• Did the assumptions prove incorrect? Which ones did and which ones did not?
  • Were any targets missed?

Identify each and every problem, however small, insigni cant, and irrelevant it might seem to be. Try to nd answers for the the questions that arise with these questions which? why?, how? The answers will eventually help you improve.

9. Identify the Reasons

After identifying the problems, try to identify the reasons for those problem and for the change in the original plans, schedules, or processes. Is it because:

  • The plan was not accurate? or
  • The code changed very often? or
  • You did not receive information on time? or
  • The change in the development schedule? or
  • You were unaware of the last minute changes.

10.  Review the Risk Plans

Analyze the problems and issues faced during the project. More importantly, analyze and discuss the approach taken to come out of it:

  • Did you take risks or did you play it safe?
  • Did you encounter any problems or unpredicted risks?
  • Did you resolve them?
  • If yes, how did you do that?
  • If you did not, why did you not resolve them?

Pay particular attention to how you would change your approach for the next project. The approach should be what should I do in such a situation? Try to make a list of all the aspects that you should avoid that would create problems or hinder the flow of work. Also make a list of possible solutions to the anticipated problems.

Myths About Quality of Documents

There are several myths regarding the quality of documentation. Here, we will discuss a few common myths.

Myth 1: Quality is an Editorial Function

Quality is not just an editorial task. Writers should understand that the only way to improve quality is to prevent introduction of errors instead of xing them. Try to produce quality drafts, with as fewer editorial and technical errors as you possibly can. For this, you should be able to de ne and measure the quality of the document. This can be done by determining company-specific standards, styles, processes, and checklists that have to be rigidly implemented for all the documents.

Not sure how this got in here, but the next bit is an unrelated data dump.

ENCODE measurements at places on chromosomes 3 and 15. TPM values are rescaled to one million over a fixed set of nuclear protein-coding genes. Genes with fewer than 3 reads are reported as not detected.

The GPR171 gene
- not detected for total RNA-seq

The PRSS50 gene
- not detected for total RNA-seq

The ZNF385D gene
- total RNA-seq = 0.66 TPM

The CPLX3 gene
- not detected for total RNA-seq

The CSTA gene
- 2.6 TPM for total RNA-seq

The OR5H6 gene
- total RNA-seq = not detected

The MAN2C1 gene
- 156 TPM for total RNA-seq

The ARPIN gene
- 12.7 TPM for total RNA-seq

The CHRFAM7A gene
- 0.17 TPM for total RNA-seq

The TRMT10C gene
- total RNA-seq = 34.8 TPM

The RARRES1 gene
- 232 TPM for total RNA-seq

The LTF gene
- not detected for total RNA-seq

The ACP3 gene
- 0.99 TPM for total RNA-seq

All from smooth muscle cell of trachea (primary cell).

Fact: Quality has to be taken into account in all the stages of the documentation process. 

Myth 2: Quality is Applied at the End of a Project

Technical writing is a meticulous process: gathering information, structuring information, writing, rewriting, reviewing, editing, quality checking, and production. Some of the tasks may have to be done a number of times. Letting reviewers nd mistakes in a document during the reviewing phase. It makes the entire review and rewriting phase a time consuming process. It also makes them form a negative opinion about the quality of the work produced by you.

Try to improve the quality of the document by improving the quality of the input i.e., by preventing the introduction of errors in documentation. For this, quality must be defined and then designed into the document, not evaluated only at the end of the writing phase. To achieve quality and hence customer satisfaction, you have to follow certain styles, formats, and processes to help you work in a more professional manner.

Don’t follow them mechanically, follow them to improve as a writer. This will help to produce documents that are usable and have a high level of quality.

Fact: Quality must be designed into a project, not evaluated only at the end. 

Myth 3: Writers are Responsible for Testing Documentation

Most of the organizations feel there is no need for testing documentation and justify that it is the writer’s responsibility to write an error free and quality document. According to them these aspects should be considered during the writing phase.

They feel that the edits and reviews take care of errors if any and hence there is no need for testing the document. For them, the idea of sparing time to test the documentation seem to be absolutely ridiculous, especially, when there is barely enough time to test the software/product. This usually happens in the following cases:

    • When the decisions of the documentation team is taken by a person who does not know about the technical writing concepts and issues.
    • The persons to whom the documentation manager reports to does not understand the requirements of the testing the documentation.
Fact: Writers are responsible for creating an error free document, but the QA and/or support engineers are responsible for performing the QA of the documents.
 
Myth 4: Only bad writers use standards and guidelines
 
Some technical writers feel that standards, guidelines and checklists are not for them because they are good writers. I remember an instance, wherein a trainee writer declared that she completely disagreed with the measures that are being put forward for quality control (using checklists, guidelines, etc.).